Transmembrane signaling plays a central role in virtually every aspect of human physiology, yet the mechanistic details underlying this essential process remain poorly understood in many cases. My research aims to elucidate the molecular basis of membrane protein signaling through the use of biophysical techniques and structural biology, which complement more traditional cell-biological approaches. Specifically, I am focused on the study of proteins important in human health and disease, with a particular emphasis on leveraging recent advances in cell signaling to develop new and better therapeutics. In particular, I am using biophysical and structural methods to characterize sigma-1 activation and its therapeutic potential. My lab also employs a protein engineering approach to identify stabilizing synthetic antibody fragments to facilitate crystallization and functional studies in cells.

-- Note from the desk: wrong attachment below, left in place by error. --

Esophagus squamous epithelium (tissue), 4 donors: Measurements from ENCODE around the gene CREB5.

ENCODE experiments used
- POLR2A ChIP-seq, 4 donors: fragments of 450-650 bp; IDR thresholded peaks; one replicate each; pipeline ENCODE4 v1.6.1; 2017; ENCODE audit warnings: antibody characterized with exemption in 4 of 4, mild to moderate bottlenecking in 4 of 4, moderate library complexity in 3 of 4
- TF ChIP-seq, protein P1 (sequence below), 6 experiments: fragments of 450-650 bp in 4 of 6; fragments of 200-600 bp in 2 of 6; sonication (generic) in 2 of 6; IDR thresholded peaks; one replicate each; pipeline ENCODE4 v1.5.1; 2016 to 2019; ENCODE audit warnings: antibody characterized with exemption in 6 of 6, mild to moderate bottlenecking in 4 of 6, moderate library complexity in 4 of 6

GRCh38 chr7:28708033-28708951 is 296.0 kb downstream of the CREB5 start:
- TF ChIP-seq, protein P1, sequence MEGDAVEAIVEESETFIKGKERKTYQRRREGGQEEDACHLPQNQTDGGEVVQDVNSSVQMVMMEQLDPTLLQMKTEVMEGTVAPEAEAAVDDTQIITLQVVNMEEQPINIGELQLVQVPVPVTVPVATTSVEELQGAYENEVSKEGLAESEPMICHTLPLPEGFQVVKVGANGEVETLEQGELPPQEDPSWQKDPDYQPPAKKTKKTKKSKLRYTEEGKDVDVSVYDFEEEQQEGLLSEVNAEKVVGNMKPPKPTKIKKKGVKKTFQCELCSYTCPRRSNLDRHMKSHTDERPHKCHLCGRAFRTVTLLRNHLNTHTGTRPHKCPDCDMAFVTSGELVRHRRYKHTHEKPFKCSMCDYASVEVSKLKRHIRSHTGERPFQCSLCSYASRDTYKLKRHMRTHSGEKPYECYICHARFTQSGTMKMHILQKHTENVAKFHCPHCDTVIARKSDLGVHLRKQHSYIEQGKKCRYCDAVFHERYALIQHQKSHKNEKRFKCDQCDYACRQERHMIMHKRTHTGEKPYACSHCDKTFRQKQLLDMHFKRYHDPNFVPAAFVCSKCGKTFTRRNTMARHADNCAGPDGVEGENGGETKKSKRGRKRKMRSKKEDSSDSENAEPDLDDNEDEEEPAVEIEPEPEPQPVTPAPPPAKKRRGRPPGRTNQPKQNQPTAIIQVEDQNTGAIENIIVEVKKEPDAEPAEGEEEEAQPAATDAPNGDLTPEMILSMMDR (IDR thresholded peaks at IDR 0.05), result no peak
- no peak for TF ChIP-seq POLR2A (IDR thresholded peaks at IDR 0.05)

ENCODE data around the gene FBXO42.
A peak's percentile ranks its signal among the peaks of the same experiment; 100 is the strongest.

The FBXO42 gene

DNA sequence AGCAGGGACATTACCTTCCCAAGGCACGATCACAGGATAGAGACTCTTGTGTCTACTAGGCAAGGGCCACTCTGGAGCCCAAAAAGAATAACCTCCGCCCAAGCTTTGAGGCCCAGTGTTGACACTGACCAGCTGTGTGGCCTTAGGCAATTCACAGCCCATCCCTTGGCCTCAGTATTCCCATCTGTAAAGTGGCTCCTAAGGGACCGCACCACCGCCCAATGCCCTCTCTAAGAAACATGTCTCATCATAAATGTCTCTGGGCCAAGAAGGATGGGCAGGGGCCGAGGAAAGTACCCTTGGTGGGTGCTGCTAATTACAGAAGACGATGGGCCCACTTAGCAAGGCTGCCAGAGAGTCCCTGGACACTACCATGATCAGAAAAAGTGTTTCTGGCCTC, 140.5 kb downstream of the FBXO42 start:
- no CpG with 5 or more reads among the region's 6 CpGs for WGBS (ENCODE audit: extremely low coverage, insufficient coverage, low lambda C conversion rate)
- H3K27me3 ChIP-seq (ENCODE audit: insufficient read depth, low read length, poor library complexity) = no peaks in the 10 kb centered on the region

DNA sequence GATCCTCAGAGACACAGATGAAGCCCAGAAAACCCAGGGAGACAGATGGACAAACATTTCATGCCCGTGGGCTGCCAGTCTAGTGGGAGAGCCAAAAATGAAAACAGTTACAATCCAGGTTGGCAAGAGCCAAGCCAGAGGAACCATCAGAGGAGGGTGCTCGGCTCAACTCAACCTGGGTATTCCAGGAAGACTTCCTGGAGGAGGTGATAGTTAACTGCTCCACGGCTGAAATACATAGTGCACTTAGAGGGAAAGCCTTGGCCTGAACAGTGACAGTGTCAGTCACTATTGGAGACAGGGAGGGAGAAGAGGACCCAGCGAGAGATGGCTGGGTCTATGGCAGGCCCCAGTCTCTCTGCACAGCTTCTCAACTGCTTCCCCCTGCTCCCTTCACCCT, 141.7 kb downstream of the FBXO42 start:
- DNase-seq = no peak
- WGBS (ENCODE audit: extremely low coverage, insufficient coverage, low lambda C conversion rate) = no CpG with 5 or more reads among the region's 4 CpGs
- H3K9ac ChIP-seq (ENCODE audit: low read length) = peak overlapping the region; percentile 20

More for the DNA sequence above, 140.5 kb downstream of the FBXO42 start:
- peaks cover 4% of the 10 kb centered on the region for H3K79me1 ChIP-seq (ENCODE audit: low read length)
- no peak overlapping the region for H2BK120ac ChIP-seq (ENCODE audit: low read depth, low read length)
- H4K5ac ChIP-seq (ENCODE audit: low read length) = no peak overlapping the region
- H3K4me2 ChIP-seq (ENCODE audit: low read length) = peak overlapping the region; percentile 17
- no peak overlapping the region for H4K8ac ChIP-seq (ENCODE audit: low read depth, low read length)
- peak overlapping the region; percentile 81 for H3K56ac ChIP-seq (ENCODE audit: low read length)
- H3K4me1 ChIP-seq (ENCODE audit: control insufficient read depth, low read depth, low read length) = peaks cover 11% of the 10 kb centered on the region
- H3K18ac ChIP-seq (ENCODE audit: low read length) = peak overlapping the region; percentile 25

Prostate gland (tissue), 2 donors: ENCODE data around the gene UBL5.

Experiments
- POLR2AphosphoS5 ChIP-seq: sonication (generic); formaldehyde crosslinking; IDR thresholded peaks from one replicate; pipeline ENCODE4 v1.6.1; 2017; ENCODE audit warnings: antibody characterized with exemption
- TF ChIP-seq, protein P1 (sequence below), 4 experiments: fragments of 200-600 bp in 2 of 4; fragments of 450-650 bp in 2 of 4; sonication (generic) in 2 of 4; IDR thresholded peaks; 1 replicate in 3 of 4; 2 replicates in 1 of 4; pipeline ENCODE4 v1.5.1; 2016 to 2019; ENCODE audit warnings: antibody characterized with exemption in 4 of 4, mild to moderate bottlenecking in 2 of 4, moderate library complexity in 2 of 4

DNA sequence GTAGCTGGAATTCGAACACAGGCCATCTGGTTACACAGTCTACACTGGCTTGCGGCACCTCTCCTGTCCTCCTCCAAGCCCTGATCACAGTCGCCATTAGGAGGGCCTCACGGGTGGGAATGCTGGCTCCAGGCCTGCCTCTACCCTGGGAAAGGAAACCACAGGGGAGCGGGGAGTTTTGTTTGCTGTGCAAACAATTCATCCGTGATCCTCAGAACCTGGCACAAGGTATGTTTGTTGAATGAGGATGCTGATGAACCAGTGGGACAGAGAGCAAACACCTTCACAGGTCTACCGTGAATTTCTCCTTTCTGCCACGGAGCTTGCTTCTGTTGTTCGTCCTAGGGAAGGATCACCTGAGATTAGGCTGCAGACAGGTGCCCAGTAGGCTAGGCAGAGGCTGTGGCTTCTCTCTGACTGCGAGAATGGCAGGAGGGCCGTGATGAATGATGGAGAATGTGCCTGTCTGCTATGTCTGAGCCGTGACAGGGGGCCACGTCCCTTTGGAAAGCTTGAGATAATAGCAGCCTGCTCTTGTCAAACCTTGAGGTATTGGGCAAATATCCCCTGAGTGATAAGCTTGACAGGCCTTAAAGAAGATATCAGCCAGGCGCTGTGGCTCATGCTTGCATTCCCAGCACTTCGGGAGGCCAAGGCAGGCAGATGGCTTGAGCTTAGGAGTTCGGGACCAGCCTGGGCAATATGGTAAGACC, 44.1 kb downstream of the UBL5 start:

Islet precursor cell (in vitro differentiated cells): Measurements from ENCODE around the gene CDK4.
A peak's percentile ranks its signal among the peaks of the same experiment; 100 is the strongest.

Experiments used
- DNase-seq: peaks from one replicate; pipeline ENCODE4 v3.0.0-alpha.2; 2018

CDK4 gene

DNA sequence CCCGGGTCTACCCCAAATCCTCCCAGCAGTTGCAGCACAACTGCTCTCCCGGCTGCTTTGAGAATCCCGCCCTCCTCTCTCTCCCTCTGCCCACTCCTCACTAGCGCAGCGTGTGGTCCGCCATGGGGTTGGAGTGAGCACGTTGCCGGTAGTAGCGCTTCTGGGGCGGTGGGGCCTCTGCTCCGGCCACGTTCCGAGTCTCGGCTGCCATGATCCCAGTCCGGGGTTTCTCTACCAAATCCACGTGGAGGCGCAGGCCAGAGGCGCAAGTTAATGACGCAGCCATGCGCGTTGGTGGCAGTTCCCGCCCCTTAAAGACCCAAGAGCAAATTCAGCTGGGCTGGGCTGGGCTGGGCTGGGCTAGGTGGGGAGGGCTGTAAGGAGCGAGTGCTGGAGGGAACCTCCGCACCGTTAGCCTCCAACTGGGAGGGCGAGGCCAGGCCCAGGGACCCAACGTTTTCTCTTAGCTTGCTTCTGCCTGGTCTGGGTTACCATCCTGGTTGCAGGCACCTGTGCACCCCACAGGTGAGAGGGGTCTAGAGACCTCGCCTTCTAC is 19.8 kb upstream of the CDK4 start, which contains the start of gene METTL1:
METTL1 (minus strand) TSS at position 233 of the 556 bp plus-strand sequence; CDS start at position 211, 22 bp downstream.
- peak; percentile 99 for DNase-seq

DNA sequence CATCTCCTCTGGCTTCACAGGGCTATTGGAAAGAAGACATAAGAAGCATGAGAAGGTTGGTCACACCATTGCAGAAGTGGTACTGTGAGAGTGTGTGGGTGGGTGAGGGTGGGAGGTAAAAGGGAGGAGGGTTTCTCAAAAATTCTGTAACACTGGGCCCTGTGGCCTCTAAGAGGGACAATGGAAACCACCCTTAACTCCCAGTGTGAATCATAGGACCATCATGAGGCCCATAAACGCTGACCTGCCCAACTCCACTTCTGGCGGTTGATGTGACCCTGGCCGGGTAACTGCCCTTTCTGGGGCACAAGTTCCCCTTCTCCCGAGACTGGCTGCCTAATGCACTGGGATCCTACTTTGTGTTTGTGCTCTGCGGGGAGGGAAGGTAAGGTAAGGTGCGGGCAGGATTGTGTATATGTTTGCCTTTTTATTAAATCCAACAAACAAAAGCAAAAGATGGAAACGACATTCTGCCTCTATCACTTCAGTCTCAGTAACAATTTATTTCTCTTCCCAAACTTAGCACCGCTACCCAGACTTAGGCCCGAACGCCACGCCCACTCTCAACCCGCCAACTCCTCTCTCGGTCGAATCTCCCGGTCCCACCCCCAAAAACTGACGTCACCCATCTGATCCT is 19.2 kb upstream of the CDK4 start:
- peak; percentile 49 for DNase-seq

Andrew C. Kruse, a 2016 Vallee Scholar, is an Assistant Professor of Biological Chemistry and Molecular Pharmacology at Harvard Medical School. Prior to joining the faculty at Harvard, he completed doctoral training with Brian Kobilka at Stanford University where he studied neurotransmitter receptor structure, function, and pharmacology. He was selected for the 2016 Forbes “30 under 30” list, and is the recipient of a Smith Family Award for Excellence in Biomedical Research, a Klingenstein-Simons Fellowship, and an NIH Director’s Early Independence Award.